A Revival in Cornwall Begins

Cornwall (ca 1850) by J Arthur
Cornwall (ca 1850) by J Arthur

They left. William and Catherine Booth had endured enough shenanigans at the hands of jealous and controlling leaders. They felt they had to get out.

So in 1861 they stepped into the unknown. William was sure of one thing – that he must preach the gospel in England.

He didn’t wait long. A friend within the Methodist New Connexion invited him to conduct a series of evangelistic meetings in the South West. So William and Catherine left their temporary digs in Brixton and travelled, at their own expense, to Cornwall.

Booth’s preaching – fiery, passionate, compelling – soon got a response.

The ‘Penitent Form’
There was controversy surrounding his decision to call those who were responding to the gospel to the front of the meeting hall.

Those in need were identifying themselves publicly. This appeared to be the only response option he offered and didn’t seem to respect peoples’ privacy.

Booth called for a ‘right now’ kind of response, which to some seemed rough and sudden. Surely people needed time to think over these things.

But he was adamant that his method was useful in both identifying those whom his message had impacted and helping the respondent understand their both their need and ability to respond.

This whole process he called the ‘penitent form’. That’s an almost incomprehensible term now, but basically it followed a school-room idea of forms (classes/years) sitting on certain benches in rows. The ‘penitent form’, then, was a vacant bench at the front of the meeting where those who wanted to repent of their sins and turn to Christ could identify themselves and receive prayer.

This method of publicly calling for a response to the evangelistic message was already popular amongst Methodists in both England and America, and was adopted by the American preacher Charles Finney.

‘The people crowded around’
The key issue for us, however, is not really the method but the gospel that produced such an amazing response. Booth writes of one meeting,

‘We had the greatest difficulty to clear sufficient space for a penitent-form, and when we had, the people crowded up and around, and the prayers of those in distress, the shouts of those who had obtained deliverance, and the sympathetic exhortations and exultations and congratulations of those who stood round, all united made the most confounding medley I ever listened to. Again and again I endeavoured to secure order, but it was of no avail, and at length I concluded to let it go for the evening, doing as well as we could.’[i]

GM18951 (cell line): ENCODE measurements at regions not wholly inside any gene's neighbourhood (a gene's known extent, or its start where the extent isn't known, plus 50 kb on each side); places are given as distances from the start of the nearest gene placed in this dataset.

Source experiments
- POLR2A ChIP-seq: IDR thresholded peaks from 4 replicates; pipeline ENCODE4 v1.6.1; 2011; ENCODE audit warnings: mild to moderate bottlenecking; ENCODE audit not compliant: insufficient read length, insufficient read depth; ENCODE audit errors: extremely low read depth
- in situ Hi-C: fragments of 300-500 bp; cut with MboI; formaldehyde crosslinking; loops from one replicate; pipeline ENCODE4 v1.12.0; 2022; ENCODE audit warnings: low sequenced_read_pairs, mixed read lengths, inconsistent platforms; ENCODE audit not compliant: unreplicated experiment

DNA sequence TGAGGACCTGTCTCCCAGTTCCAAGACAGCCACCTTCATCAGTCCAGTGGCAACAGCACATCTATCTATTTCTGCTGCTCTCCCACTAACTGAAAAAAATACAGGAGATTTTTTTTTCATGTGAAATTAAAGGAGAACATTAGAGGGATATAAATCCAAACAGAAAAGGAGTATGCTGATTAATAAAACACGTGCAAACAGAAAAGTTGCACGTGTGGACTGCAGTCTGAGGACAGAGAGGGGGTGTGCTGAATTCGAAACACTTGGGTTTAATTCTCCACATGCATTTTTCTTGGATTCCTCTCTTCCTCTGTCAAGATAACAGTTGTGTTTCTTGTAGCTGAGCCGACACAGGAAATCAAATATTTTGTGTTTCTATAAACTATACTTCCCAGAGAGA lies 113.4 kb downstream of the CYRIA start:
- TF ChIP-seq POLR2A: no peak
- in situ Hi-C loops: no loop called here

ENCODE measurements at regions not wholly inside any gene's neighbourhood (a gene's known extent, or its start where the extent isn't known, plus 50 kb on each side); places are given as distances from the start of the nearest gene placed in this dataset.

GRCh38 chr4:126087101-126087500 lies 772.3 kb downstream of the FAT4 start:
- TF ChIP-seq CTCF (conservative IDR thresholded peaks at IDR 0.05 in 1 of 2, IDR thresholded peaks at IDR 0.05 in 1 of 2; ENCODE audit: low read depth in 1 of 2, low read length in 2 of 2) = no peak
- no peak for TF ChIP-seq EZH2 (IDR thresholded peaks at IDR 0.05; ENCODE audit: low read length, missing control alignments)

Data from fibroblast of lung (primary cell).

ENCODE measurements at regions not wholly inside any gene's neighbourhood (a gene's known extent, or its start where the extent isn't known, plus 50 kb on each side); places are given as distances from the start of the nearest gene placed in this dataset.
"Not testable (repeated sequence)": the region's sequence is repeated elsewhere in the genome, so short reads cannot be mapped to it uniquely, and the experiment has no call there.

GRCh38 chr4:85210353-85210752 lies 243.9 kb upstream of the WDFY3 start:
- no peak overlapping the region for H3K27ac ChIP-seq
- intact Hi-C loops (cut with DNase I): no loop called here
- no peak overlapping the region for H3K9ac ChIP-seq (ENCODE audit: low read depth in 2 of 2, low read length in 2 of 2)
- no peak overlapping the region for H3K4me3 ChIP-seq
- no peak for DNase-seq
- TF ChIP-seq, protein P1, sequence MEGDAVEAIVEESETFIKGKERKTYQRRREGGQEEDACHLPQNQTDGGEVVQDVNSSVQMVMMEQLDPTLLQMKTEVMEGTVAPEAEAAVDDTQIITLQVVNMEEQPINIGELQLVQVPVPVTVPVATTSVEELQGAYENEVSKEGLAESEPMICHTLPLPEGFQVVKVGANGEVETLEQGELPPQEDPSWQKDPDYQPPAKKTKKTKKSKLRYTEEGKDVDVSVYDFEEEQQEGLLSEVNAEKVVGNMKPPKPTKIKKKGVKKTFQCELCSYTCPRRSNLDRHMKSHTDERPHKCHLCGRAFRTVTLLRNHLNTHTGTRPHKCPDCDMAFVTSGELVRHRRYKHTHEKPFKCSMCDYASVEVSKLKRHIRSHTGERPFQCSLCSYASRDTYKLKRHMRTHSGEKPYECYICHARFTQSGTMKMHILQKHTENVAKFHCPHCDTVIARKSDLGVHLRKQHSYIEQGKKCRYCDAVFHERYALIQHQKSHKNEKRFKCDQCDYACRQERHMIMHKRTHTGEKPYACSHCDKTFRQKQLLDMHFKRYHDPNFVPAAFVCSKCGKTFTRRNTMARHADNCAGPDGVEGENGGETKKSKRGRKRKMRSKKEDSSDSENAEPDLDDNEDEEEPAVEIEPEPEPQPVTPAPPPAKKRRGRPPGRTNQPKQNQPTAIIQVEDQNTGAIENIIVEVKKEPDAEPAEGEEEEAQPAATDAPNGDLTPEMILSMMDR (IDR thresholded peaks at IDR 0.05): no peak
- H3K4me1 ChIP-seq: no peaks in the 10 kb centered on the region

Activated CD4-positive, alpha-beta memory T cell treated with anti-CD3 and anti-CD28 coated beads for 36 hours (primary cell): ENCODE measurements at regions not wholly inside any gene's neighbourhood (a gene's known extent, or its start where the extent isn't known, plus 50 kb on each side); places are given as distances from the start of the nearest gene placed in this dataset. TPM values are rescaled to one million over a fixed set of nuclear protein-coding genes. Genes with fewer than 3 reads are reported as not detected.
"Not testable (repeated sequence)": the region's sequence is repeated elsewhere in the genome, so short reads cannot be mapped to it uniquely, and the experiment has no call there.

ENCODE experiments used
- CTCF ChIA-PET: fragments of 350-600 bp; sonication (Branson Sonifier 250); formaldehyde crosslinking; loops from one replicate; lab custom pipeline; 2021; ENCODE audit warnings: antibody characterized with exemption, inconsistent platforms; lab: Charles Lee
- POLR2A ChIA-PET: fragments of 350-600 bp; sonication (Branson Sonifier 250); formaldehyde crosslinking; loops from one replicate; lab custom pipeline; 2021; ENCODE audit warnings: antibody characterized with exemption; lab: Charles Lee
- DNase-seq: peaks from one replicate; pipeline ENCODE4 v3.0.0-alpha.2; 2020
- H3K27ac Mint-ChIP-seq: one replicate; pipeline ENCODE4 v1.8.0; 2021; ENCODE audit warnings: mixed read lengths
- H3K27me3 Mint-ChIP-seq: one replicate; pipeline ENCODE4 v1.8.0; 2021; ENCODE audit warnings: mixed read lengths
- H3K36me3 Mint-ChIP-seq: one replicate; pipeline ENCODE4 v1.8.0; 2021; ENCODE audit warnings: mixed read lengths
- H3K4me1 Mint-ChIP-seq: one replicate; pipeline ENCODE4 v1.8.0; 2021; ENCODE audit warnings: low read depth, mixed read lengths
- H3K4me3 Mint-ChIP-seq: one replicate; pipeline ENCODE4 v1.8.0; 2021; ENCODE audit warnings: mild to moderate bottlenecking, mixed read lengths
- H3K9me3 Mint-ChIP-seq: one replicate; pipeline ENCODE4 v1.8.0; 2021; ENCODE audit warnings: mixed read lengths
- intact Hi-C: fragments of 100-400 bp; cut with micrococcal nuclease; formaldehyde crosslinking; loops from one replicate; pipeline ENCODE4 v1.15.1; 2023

The invitations for Booth to preach began to come in quickly and soon more and more chapels were hosting evangelistic meetings where similar scenes were taking place.

In fact, Booth soon found himself in the midst of a hugely successful work. Why then, did he suddenly, in the midst of success, find himself depressed and in difficulties, and hungry for more?

We’ll look at his struggle next time…

© 2015 Lex Loizides – Church History Review

[i] Harold Begbie, Life of William Booth: The Founder of the Salvation Army (2 vols. London: MacMillan, 1920) 1:256

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Noisy Meetings!

The Problem of Praiseless Praise and Joyless Joy!
Most Christians are used to passion in their gathered church meetings. It would be strange, in a perfectly logical sense, to encounter strict formality, dull routine and lacklustre praise (how can you praise someone blandly, with praiseless praise, joyless joy?)

The Bible repeatedly exhorts us to praise God with joy filled hearts and even with shouts of joy!

The Sound Psalmists
David says, ‘I will praise you, O Lord, with all my heart’ (Ps 9:1) and the sons of Korah cry repeatedly, ‘Sing praises to God, sing praises; sing praises to our King, sing praises.’ (Ps 47:6)

You have to admit, you don’t need to go far in the Book of Psalms to realise these guys are exhorting the gathered community of God’s people to exuberant expressions of joy!

Again, Psalm 66:17 says ‘I cried out to him with my mouth; his praise was on my tongue.’ And there’s even a Biblical exhortation to clap our hands and shout – during a time of worship!! (see Psalm 47:1)

Anyhow, for the great Evangelistic preachers of the 18th Century, the noise didn’t usually come from meetings of believers.

Noise, sometimes overriding everything else, came from the mobs and crowds that were hired to disrupt their meetings, and who blew trumpets, banged on drums and threw copious amounts of dirt and stones.

The meetings were also disturbed by the loud cries and shrieks of those who were suddenly aware of their desperate need of God’s forgiveness, or who were being delivered from some form of bondage.

Non-Christians behaving, Christians raving!
However, when Wesley visited Gwennap in Cornwall (England) in 1747 he was surprised by a welcome reversal.

A very large crowd gathered to listen attentively to his preaching. Wesley writes, ‘About half an hour after five I began at Gwennap. I was afraid my voice would not suffice for such an immense multitude.

‘But my fear was groundless; as the evening was quite calm, and the people all attention.

‘It was more difficult to be heard in meeting the society, amidst the cries of those, on the one hand, who were pierced through as with a sword, and of those, on the other, who were filled with joy unspeakable.’
(from John Wesley’s Journal, Vol 2, p.62, Baker Edition)

May God give us such ‘revival’ scenes once more, with multitudes gathering to hear the good news of the grace of God in Christ, and church meetings filled with foretastes of heavenly glory.

More next time…

© 2010 Lex Loizides